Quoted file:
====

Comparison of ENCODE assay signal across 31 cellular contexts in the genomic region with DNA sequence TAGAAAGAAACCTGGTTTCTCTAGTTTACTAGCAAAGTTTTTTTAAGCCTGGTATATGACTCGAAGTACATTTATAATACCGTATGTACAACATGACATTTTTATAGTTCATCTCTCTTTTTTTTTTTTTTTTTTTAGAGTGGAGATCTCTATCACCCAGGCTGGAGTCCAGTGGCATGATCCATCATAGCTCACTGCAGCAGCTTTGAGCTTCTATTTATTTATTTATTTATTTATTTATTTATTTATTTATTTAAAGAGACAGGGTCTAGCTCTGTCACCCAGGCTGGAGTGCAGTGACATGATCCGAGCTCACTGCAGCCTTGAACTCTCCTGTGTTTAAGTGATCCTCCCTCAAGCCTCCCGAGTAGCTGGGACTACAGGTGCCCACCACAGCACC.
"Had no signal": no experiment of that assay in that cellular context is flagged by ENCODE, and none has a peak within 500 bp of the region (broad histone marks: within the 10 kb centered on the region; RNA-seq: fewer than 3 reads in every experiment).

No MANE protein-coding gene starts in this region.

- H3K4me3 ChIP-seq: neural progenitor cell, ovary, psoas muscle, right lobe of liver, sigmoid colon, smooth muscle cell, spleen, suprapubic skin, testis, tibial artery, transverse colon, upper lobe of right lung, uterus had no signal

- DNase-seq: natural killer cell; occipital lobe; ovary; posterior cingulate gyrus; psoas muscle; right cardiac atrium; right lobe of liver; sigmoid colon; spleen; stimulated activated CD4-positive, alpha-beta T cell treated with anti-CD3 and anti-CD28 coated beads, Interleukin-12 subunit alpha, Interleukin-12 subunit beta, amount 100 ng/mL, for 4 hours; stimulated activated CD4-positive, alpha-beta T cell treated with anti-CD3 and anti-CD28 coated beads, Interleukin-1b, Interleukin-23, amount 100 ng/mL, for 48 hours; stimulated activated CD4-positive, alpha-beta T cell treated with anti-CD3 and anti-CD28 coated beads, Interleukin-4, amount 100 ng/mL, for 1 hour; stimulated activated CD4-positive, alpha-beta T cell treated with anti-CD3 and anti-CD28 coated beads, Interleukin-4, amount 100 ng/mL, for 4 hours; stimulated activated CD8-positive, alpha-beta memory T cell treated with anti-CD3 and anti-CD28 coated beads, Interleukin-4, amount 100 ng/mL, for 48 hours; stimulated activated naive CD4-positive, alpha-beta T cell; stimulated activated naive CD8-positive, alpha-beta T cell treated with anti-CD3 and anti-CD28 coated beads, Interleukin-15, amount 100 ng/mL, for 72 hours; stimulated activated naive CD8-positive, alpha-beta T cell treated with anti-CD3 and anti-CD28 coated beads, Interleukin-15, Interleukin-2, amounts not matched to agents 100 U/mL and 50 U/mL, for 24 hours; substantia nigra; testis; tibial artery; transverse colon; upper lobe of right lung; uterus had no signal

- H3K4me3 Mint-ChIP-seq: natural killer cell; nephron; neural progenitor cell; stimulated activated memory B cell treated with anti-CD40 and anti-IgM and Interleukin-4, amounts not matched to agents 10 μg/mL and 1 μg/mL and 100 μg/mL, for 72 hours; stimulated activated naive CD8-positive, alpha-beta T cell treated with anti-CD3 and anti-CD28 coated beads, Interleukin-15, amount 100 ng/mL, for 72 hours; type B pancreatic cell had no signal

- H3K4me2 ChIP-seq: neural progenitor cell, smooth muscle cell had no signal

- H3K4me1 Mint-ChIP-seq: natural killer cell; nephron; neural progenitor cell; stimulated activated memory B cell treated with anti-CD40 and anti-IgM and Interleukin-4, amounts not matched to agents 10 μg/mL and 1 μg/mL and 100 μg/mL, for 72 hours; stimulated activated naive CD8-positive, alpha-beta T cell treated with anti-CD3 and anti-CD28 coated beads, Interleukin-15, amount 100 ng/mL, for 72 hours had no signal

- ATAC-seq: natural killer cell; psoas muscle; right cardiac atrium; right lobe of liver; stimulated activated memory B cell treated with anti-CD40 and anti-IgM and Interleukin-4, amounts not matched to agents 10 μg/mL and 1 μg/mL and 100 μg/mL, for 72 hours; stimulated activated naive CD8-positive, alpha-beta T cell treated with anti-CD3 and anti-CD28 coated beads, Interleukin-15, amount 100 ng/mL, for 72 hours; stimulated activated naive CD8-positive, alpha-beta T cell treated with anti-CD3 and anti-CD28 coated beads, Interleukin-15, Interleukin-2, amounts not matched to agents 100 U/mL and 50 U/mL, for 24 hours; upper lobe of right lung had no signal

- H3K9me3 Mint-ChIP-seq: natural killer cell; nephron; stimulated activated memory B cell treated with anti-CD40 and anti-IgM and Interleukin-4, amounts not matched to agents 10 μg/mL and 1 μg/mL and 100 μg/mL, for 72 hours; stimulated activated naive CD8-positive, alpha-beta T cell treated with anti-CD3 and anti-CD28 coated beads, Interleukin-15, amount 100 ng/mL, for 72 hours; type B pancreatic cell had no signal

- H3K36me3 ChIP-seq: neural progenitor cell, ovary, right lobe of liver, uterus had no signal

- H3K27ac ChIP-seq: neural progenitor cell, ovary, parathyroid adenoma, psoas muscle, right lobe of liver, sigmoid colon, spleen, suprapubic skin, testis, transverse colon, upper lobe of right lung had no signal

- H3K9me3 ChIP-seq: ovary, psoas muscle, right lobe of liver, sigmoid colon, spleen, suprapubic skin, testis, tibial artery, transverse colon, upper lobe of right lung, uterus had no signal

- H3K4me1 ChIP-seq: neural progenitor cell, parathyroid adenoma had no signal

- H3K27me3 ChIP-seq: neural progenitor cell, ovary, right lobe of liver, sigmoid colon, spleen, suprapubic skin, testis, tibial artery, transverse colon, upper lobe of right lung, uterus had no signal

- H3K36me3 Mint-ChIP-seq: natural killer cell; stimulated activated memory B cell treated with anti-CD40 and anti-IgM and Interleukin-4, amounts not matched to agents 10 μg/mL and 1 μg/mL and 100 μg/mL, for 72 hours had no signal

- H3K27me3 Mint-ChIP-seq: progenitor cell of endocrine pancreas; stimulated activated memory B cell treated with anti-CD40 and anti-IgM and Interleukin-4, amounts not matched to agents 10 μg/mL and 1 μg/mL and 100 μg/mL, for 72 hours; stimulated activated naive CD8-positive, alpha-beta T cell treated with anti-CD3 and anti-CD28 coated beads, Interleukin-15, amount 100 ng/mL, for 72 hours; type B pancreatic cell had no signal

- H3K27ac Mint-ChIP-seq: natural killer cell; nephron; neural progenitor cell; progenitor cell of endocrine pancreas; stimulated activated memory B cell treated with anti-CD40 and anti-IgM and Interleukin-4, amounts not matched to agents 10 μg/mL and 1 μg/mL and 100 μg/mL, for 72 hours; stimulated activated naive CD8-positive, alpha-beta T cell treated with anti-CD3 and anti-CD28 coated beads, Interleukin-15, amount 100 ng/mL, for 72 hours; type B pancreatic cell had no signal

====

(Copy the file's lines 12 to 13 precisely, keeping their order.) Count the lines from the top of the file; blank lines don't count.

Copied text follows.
- H3K27ac ChIP-seq: neural progenitor cell, ovary, parathyroid adenoma, psoas muscle, right lobe of liver, sigmoid colon, spleen, suprapubic skin, testis, transverse colon, upper lobe of right lung had no signal

- H3K9me3 ChIP-seq: ovary, psoas muscle, right lobe of liver, sigmoid colon, spleen, suprapubic skin, testis, tibial artery, transverse colon, upper lobe of right lung, uterus had no signal